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Improving clay soil without disturbing the soil structure  RSS feed

 
Posts: 6
Location: Central Missouri Zone 6a
forest garden hugelkultur
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Hi guys,

does anyone know how to improve clay soil solely adding organic matter on the surface without disturbing the soil structure? Is this even possible? Maybe adding layers of compost and grass clipping and/or wood chips ?
 
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Sure, that's how nature does it. It does take time. Using mulch helps too. Just watch for slugs if you have them in your area. Mulch gives them a good place to live. You might want to put your location and gardening zone in your signature. Most clay soil here in the Midwest USA, is acid -- low ph so adding lime every few years to start helps. Once you're soil has been improved with organics, you might be able to quit using lime. There's also certain things you can plant that will help with drainage. Daikon Radish is probably the most widely used plant for that.
 
pollinator
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You can use a broad fork, or broad forking techniques with a regular fork, to open up spaces in your clay soil.

The main enemy of preserving the soil structure and soil life is inverting your soil strata. Don't dig down and flip over.

If you want to improve your clay, I would suggest soil samples to see what your soil lacks. Generally speaking, adding wood chips or other organic matter to the top of the soil will eventually result in soil macrobiota and microbiota coming along to help with decomposition, and better soil will result.

Using a fork to loosen your soil without inverting it is also a way to introduce a little organic matter or rock dust to your clay. Increasing the amount of woody surface area exposed to the soil usually results in some kind of nitrogen draw-down, as the bacteria digesting the wood draw what they need from your clay, but clay holds on to nutrients and minerals really well, so that may not even be an issue. Also, putting rock dust down to work its way into the air spaces in your clay will then allow the rock dust to hold open those spaces, increasing drainage and air in the soil.

Bryant Redhawk has an awesome soil primer.

https://permies.com/t/67969/quest-super-soil

But yes, you can also grow things to improve your clay soil. Growing green manures with a variety of root zone profiles will put organic matter into the soil, and if you chop and drop or roll down your green manures, you will also drop organic matter on top of the soil. Worms and other soil macrobiota will arrive on the scene and do their thing.

What are you intending to use your soil for, specifically? Could you tell us more about your specific situation?

-CK
 
pollinator
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Does your soil have any structure to start with? If it is compacted fill, for instance, it might be worth using mechanical means to loosen it, which will speed the process.

I'd second Chris' suggestion about a broadfork; they are really fun to use.
 
gardener
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I have mostly clay soil at my place. Parts of it are really compacted where people used to park for example or used to have one of those round above ground swimming pools. Other areas are not compacted except during the summer the soil becomes rock hard. Depending on the area I'm trying to improve I do different things.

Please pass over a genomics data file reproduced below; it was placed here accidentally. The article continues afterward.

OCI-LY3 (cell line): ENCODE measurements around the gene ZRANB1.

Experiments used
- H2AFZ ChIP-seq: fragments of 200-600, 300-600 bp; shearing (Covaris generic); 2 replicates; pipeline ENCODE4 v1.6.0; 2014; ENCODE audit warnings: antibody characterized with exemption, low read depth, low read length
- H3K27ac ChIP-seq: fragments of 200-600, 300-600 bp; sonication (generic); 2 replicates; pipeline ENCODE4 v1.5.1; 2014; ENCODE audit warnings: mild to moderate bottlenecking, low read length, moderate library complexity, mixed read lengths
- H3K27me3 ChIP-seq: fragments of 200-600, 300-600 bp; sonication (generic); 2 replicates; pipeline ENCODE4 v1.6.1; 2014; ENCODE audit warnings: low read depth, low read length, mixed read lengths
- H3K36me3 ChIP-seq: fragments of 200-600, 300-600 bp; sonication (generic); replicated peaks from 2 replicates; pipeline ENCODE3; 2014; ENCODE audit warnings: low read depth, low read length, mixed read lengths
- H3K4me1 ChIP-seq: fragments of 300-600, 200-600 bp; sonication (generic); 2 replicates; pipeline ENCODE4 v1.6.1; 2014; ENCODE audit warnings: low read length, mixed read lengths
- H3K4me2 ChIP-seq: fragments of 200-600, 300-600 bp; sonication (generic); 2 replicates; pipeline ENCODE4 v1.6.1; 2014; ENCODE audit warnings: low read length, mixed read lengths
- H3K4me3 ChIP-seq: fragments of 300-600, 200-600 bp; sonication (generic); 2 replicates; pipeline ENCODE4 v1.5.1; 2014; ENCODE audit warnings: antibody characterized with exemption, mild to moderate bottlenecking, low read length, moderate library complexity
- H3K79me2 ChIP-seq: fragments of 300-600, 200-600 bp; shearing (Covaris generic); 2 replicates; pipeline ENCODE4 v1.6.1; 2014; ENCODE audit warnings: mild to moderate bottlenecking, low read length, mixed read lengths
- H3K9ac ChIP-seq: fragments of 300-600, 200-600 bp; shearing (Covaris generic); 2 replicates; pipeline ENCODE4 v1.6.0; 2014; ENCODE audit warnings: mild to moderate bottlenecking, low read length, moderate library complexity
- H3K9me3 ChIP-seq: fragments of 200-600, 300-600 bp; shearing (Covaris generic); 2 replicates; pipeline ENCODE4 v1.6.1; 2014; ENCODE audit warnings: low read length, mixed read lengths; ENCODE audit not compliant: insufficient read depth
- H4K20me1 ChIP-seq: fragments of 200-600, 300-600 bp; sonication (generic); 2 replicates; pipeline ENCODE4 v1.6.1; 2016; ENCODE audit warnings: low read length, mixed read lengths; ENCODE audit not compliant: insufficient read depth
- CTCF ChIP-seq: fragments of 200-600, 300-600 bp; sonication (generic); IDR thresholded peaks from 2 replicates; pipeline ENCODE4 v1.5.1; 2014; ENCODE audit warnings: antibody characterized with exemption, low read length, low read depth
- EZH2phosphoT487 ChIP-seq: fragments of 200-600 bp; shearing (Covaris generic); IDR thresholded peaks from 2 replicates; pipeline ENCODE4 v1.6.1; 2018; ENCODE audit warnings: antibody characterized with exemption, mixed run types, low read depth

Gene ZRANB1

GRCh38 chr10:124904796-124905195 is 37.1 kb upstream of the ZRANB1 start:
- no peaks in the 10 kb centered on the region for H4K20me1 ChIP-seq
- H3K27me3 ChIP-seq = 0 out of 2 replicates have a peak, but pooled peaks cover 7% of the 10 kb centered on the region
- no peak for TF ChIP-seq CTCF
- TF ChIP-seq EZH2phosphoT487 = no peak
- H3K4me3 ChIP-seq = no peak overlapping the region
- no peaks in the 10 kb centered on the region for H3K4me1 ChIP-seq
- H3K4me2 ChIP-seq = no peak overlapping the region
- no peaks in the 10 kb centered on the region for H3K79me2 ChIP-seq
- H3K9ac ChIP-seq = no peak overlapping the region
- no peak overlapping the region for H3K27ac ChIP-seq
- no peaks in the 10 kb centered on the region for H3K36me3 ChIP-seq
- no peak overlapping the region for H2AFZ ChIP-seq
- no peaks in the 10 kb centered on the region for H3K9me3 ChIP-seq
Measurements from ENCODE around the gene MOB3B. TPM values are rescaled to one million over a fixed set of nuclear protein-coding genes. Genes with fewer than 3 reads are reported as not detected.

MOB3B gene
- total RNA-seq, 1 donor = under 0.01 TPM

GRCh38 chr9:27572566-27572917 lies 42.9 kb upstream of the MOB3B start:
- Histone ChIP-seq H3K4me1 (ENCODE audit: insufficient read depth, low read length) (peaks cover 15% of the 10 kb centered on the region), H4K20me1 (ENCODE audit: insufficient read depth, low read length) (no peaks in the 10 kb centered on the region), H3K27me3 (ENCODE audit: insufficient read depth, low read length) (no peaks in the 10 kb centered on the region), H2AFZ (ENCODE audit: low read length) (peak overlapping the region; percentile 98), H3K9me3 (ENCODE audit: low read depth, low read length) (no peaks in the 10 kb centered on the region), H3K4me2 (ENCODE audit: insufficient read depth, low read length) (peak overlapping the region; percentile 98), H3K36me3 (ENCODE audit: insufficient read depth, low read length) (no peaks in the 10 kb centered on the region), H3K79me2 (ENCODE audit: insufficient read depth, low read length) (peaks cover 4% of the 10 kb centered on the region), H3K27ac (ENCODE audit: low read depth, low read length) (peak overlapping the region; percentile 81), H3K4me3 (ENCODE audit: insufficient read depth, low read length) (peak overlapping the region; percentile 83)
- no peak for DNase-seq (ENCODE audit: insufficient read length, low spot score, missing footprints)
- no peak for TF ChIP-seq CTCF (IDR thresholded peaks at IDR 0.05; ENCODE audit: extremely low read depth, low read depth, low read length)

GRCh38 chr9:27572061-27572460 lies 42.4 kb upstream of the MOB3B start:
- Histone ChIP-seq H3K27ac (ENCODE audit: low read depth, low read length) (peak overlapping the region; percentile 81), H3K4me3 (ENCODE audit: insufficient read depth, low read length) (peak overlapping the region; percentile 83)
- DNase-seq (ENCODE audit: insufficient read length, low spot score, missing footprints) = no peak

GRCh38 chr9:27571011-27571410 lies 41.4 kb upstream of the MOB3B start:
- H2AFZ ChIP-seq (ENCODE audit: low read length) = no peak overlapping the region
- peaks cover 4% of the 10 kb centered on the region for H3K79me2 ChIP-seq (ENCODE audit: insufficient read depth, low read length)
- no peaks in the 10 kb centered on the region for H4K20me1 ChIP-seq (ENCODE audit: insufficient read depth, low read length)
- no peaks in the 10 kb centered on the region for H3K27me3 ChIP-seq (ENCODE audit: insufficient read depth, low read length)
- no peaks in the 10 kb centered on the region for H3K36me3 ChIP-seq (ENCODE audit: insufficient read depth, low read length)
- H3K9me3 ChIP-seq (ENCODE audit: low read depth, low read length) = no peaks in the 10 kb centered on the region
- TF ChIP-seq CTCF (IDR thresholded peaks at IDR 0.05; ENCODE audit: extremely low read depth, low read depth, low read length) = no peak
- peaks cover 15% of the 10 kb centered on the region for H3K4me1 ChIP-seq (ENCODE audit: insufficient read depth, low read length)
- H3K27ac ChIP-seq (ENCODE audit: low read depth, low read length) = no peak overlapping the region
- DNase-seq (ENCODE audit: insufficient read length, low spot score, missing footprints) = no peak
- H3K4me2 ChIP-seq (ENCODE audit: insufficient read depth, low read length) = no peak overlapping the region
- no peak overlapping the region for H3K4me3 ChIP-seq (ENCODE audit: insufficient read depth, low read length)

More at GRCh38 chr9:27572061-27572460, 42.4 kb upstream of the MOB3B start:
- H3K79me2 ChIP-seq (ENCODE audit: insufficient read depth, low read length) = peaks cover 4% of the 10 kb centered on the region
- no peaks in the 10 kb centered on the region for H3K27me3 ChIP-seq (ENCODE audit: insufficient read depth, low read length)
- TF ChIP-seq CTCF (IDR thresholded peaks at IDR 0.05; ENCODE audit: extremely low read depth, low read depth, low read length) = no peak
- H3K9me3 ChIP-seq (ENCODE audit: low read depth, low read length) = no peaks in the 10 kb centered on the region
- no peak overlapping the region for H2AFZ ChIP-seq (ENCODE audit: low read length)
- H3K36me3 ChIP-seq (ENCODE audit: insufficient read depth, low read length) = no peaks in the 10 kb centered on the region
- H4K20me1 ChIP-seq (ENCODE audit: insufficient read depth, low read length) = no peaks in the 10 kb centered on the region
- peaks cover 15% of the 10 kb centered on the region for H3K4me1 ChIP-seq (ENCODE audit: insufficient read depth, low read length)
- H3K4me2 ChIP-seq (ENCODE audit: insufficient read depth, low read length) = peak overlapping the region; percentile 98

In the hard compacted areas I have used equipment to dig down to open it up. I also constructed several large hugel beds in these areas. While these can be built on the surface I partially buried mine. When I dug down I placed large woody debris into the hole and then added the soil back. On top of that I added smaller woody debris and then added more soil on that. But you could just stop after adding back the soil that was dug out. In my case I just wanted to improve a long strip of compacted land to make a hedgerow or living fence so this worked well for me.

In most other areas on my property I'm just adding mulch in the form of wood chips right on top of the soil. Overtime this will greatly improve the soil and I have found that it also prevents the soil from becoming rock hard in the summer heat. If there is grass or other vegetation I don't want then I place cardboard or newspaper down first and then add the wood chips.

Another thing to consider is planting tap root species such as tillage radishes that will open up the soil with their roots. If you leave them in the ground to decompose over winter you will get little pockets of rich soil.

Good luck!
 
Luigi Della Vecchia
Posts: 6
Location: Central Missouri Zone 6a
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Hi John, thank you for the suggestion of adding my location and gardening zone! I am in central Missouri not so far from you I guess. Thank you for your reply I will try planting Daikon Radish and other plants that can help.

Hi Chris, thank you for your suggestion of using a broad fork. I added lots of wood chips last summer and for a while I noticed strange unicellular 'stuff' and googled it and figured it's called 'dog vomits' or something like that...yuk...and that is supposed to digest woody material. I am not sure if that is a good thing or not. I will try with rock dust and thank you for Bryant Redhawk post link. I want to create a garden with perennials, flowers and vegetables.